Morning – Grey overalls without buttons down to the calf, but a flap one inch wide all the way down – loose below the knee, buttons from the calf, & black varnish leather bottoms, with chains & straps. Afternoon – Grey pantaloons & hessian boots. Review Order – White leather breeches & long boots. Sundays – White leather breeches & long boots in the morning, white kerseymere pantaloons & Hessian boots in the afternoon.
Grey overalls as above, but without leather bottoms, in the mornings, grey pantaloons & hessian boots in the afternoon. Sunday – White kerseymere pantaloons & hessian boots. On Guard, & Review Order – White kerseymere breeches & long gaiters.
On 17 June the officers were reported to be looking “well” in their new caps and jackets.
A reference is made in 1810 to mounted officers’ horse furniture including holsters with bearskin covers and a “plain white cover” with any saddle.
Trousers and short gaiters for other ranks, to replace breeches and long gaiters, were contracted for in April 1813, and were ready in June. Those of the sergeants were of superior quality. Returns show that the men had not worn pantaloons in the preceding period.
The sergeants and drummers permanently retained at headquarters were re-clothed every two years, and these had received “new clothes made last year  in proper form” – apparently meaning caps and jackets – but were re-clothed anyway in 1813.
Returns of 1816, following the disembodiment of the regiment and return of its clothing to the Storekeeper General, show that NCO’s and men had not been provided with “forage jackets”, their waistcoats presumably serving for undress during their limited periods of training.
The senior sergeants, sergeant-major and drum-major, had from 1809 to 1813 worn cocked hats and “long coats” patterned after those of the officers. With their new jackets they were to have caps; both silver and gold “chains” were proposed for these, the Colonel finally deciding on silver and scarlet “regulation” chains for both, “scarlet” here possibly meaning crimson. The Drum-major was to be re-clothed in “something similar to the dress of the drum-major of the regular Stafford allowing for the difference of facings & not going to any great expence.”
A return of April 1813 shows the sergeant-major and sergeants, drum-major and drummers as armed with swords and sword belts with plates. Of the 45 sergeants, 37 have “spears” (spontoons or half pikes) but eight (presumably the sergeants of the flank companies) carry shorter “carbines” (fusils) with bayonets and slings.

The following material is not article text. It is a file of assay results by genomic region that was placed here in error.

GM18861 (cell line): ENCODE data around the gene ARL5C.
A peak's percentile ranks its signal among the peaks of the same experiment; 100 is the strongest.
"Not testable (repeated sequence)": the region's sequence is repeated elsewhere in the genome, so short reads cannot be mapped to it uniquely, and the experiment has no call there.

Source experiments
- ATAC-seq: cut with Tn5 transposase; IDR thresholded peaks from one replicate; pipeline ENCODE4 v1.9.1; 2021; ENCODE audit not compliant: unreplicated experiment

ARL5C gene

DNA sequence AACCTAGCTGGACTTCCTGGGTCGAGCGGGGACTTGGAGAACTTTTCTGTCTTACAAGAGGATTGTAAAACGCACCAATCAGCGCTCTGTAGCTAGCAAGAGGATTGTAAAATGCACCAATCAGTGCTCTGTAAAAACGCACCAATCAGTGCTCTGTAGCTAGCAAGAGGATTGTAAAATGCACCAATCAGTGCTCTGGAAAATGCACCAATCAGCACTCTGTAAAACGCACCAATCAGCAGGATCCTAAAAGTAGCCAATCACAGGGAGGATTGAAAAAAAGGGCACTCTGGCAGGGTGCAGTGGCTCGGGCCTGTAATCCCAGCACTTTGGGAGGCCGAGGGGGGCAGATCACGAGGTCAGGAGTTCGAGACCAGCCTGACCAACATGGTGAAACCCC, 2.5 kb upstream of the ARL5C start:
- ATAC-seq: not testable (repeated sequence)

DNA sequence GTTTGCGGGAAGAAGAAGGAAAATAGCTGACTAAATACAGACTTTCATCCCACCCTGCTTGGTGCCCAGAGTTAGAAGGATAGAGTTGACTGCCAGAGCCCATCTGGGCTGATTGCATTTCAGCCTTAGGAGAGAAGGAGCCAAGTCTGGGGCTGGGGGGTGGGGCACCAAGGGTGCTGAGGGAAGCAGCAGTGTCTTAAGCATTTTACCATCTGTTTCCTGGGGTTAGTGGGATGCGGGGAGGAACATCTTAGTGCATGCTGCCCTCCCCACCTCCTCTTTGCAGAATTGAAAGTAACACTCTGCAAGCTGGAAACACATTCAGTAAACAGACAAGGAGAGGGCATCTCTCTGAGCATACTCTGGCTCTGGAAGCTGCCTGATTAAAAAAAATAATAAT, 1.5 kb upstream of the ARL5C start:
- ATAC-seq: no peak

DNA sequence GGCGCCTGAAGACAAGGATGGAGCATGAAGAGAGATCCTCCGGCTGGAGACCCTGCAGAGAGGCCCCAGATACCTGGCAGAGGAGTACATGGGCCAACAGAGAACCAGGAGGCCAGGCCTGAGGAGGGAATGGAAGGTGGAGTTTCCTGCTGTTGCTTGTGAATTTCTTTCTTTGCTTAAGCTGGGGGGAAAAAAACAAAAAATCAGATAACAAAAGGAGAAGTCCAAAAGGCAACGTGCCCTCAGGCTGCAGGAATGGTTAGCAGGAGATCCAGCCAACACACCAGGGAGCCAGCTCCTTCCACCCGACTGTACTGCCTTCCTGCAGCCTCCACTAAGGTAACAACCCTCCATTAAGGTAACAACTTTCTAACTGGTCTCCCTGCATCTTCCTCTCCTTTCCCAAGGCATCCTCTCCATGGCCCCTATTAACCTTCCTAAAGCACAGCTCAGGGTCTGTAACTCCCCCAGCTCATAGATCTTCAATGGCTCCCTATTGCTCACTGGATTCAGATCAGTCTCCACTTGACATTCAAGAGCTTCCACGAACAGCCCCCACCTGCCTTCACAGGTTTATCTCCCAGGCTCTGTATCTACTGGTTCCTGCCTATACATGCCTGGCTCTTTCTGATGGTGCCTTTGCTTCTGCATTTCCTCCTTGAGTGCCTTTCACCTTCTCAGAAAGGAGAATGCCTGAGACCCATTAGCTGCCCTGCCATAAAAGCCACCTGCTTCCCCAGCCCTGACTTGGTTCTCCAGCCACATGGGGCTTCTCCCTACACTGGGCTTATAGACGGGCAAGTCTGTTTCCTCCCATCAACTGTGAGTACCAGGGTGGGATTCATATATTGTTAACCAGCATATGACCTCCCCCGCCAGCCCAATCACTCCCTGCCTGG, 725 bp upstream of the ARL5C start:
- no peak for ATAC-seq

At this time the regimental band appears to have been expanded. The bass drummer and cymbal beater, who may have been dressed exotically, wore white pantaloons.
As noted above, the accoutrement belts and musket slings of the volunteer units that amalgamated and transferred into this regiment were all of black leather. In such a case, a Local Militia regiment was permitted to keep its accoutrements uniformly black, rather than the whitened buff leather prescribed. It appears that this was done initially in the Northern, though it’s not clear to me whether the black belts were later replaced by white. Officers would have worn black belts to match.
Southern Regiment, Staffordshire Local Militia (Tamworth, Lichfield)
Lieut Col Comm Sir Robert Lawley, commissioned 1 March 1809. Lieut Col Comm Sir John Fenton Boughey. Headquarters moved to Lichfield in 1810.
A copy of the printed booklet The Standing Orders for the Southern Regiment of Staffordshire Local Militia, 1813 (Lichfield, 1813), in the William Salt Library at Stafford, provides useful details for the revised dress, and orders of dress, of officers:
EACH officer will wear the Regulation Cap and Feather, – the Cap is to be worn very forward on the head.
Regulation Jacket and Epaulette; the Lappel is to be buttoned over to the top.
The Officers of the Flank Companies are to wear Wings instead of Epaulettes.
Cloth Pantaloons of the Regulation Colour made close, and plain, to be worn under Hessian Half Boots.
The Mounted Officers to wear Overalls of the same colour.
White Kerseymere Pantaloons are to be worn for the Evening Dress.